Tag Archives: Crisis

Taking Responsibility

“How to fire federal employees” was the informal name of a workshop I attended a few weeks ago. The workshop wasn’t about getting rid of great or mediocre employees; it was about dealing with toxic, destructive employees. The presentation made me think – so I’m sharing two thoughts that I took away. First, it can […]

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Going Off Campus: The Federal Shut Down Doesn’t have to be Real to do Damage

The federal government shutdown of 2013 interrupted the work of my thematic group as we were partnered with the National Park Service for that project. When I signed on to work with the FDA for two years in 2015, the thought of another shutdown didn’t surface as a consideration. And yet, a shutdown resurfaced recently.  I […]

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USC Goddamn

Racism, its history, and its effects are omnipresent in our society. Racism works in mysterious ways for those who benefit from it. For those more intimate with race and racism, to echo Nina Simone, “Can’t you feel it? It’s all in the air, I can’t stand the pressure much longer.” Simone sang about a different, […]

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When the Skills aren’t Enough – Tech Discrimination

The virtual world is not in a vacuum. Although some tout it as a race and gender-blind space, many people realize that social ills and biases seep into cyber space. The Internet is not immune to racism. Dr. Henry Louis Gates, Jr. referred to this phenomenon as cyber segregation, explaining that, “Today, however, blacks are […]

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A Tale of the Undocumented (Part 5): Ways to Help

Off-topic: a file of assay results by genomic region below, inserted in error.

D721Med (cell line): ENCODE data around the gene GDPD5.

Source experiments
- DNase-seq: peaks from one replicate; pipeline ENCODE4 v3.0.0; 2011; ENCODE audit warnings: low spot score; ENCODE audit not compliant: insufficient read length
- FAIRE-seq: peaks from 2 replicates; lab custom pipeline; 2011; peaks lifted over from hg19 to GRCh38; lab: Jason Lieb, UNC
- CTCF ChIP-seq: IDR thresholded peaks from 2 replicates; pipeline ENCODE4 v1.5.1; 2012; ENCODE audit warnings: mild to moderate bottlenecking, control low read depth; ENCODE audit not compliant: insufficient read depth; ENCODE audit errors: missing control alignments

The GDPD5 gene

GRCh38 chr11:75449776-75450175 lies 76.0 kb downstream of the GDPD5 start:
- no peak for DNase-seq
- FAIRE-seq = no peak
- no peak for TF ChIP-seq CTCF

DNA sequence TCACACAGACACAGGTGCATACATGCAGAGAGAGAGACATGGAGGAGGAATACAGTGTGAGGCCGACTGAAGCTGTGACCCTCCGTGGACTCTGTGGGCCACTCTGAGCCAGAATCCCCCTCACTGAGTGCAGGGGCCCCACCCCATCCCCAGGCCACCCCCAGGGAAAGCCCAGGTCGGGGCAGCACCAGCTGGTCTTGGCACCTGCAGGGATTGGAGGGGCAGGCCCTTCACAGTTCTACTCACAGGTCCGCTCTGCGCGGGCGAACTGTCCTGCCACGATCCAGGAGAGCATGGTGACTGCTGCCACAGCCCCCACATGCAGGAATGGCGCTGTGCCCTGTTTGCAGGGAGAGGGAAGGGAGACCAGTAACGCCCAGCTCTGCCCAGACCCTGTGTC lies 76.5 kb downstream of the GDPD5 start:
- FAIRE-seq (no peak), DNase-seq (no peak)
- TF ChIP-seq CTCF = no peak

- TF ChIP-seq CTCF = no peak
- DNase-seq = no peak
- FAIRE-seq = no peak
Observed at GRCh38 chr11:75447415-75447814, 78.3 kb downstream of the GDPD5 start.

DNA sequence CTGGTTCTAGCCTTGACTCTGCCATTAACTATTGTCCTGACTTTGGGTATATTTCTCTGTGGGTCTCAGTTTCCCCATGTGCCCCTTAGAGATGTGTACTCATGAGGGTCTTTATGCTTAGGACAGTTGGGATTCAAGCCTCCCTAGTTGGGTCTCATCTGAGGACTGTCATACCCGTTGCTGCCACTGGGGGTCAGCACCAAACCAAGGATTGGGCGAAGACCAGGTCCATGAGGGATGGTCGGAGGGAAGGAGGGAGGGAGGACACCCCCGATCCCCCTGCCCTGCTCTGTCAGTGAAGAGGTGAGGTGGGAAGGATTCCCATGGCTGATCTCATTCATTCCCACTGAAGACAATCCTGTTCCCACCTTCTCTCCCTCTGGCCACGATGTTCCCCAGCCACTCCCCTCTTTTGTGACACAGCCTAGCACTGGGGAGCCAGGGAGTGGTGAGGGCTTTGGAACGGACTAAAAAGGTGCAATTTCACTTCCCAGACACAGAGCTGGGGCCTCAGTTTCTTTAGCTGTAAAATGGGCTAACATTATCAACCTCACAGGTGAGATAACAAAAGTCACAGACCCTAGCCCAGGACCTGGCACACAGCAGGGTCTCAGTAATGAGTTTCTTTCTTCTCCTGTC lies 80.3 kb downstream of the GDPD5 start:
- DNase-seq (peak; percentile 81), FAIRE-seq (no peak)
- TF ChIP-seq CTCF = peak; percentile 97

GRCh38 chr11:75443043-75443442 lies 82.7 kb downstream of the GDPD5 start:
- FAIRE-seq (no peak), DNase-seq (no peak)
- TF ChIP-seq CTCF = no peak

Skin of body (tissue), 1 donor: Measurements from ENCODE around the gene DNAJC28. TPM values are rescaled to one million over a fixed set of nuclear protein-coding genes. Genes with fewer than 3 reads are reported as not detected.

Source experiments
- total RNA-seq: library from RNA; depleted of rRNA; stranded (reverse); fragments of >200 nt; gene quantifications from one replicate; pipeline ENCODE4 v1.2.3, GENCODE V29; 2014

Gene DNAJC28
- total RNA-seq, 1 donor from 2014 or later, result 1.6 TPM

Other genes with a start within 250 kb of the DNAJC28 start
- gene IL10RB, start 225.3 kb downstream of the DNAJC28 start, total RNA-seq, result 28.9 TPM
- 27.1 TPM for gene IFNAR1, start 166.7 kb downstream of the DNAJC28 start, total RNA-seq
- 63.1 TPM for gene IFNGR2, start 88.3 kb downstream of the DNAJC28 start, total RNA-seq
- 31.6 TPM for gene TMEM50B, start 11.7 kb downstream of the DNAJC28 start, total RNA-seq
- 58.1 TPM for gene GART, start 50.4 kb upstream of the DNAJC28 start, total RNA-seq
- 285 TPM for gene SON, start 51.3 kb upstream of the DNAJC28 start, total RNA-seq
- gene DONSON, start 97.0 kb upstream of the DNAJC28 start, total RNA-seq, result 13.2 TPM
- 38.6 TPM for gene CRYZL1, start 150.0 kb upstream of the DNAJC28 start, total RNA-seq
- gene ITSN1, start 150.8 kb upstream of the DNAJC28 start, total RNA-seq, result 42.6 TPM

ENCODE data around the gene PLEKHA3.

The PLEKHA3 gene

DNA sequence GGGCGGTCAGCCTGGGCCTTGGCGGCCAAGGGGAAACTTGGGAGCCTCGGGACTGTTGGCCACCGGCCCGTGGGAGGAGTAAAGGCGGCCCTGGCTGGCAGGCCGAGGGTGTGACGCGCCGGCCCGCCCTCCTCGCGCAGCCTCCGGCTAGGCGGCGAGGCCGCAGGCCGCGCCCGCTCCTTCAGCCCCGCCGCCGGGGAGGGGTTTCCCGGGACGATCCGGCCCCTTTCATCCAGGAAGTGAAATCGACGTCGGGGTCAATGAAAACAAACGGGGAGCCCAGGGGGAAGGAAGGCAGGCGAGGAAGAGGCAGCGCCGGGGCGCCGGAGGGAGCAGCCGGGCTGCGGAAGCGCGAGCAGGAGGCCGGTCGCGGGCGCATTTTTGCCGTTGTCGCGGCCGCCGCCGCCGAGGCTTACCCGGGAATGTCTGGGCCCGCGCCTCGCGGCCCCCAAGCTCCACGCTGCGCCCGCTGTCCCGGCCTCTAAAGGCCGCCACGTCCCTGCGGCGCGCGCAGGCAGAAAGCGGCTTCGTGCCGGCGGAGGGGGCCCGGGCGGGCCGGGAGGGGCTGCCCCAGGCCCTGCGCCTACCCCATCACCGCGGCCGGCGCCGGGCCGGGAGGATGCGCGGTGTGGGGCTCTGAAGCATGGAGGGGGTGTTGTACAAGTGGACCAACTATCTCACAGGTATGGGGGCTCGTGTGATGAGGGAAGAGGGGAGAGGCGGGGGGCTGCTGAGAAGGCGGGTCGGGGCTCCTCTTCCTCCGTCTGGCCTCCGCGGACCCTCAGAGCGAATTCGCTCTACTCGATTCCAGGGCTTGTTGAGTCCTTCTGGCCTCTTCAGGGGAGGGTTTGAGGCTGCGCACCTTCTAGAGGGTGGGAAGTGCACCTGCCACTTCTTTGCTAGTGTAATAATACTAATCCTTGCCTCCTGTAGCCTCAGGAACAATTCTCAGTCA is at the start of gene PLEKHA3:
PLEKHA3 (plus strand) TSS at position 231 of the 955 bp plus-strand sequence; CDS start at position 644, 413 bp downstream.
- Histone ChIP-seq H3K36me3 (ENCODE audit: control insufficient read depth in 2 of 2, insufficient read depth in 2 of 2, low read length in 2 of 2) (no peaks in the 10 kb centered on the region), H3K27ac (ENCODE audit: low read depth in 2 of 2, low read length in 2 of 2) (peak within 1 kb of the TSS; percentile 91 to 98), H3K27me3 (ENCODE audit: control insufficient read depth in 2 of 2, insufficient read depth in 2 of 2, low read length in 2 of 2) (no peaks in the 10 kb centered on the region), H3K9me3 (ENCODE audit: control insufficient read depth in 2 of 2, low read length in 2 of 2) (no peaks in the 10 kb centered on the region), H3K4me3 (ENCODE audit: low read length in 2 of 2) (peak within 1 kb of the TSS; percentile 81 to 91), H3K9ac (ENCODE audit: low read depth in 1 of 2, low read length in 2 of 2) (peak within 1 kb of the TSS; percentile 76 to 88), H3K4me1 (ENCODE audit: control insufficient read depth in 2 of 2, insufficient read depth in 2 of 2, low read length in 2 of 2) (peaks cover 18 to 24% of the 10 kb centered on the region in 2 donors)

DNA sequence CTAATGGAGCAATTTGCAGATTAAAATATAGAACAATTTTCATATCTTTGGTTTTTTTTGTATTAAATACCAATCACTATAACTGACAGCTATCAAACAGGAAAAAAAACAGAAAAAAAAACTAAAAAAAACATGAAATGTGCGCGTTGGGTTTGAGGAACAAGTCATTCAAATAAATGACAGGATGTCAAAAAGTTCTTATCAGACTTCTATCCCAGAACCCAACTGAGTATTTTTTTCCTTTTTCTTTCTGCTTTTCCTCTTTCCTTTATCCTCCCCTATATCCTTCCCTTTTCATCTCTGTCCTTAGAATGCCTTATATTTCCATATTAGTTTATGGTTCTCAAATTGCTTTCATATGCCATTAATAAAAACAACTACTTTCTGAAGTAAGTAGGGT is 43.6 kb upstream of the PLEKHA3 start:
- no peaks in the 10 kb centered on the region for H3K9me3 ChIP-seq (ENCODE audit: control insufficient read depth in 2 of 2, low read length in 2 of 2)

(This is the fifth of a five part series. Feel free to read part one, part two, part three, part four.) More than 65,000 undocumented students graduate from a United States high school each year. Since day one, society imposes the idea to future generations of students and their families that education is the key to […]

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The Top 10 List I Don’t Want To Be On

I. So this happens. I get an email from a respected colleague in Rossier, “We’re in the Top 10!” I already know what top 10 list we’re on, and it ain’t good. USC is one of the most expensive schools for graduate school debt in the US. I already knew this because I have been […]

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Requiem for Tenure and Shared Governance at the University of Wisconsin?

Over the past few weeks, I have condemned the treatment of University of Mississippi Chancellor Dan Jones by the Mississippi Board of Trustees, questioned the efficacy of standardized testing and university ranking systems, and even criticized my own university for its handling of graduate students in the Roski School MFA program.  With my advisor (Bill […]

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The Shape of Things to Come

Critics used to deride the use of business terminology to speak about higher education.  Students were not “consumers” because higher education was not a “business.”  Twenty years ago, even a decade ago, the language of the market seemed anathema to many of us in academe.  Such language was akin to having moneychangers in the temple. […]

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Social Media: Academic Freedom for Whom?

One of my professors recommended that I meet with one of her undergraduate students because we shared similar research interests. I met her at a coffee shop on campus.  It seems natural– the second year PhD student sharing experiences with an undergraduate student planning to apply to a doctoral program. We indeed discussed our similar […]

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When Entrepreneurialism “Disrupts” Academic and Artistic Rigor

Imagine, for a moment, the following scenario: A department of economics, with an internationally-respected, highly-selective graduate program that provides full funding for PhD students, receives a $70 million donation from a capital venture fund.  The donation, introduced by prominent figures from the financial investment world (perhaps Robert Kraft or James Dimon), is earmarked for the […]

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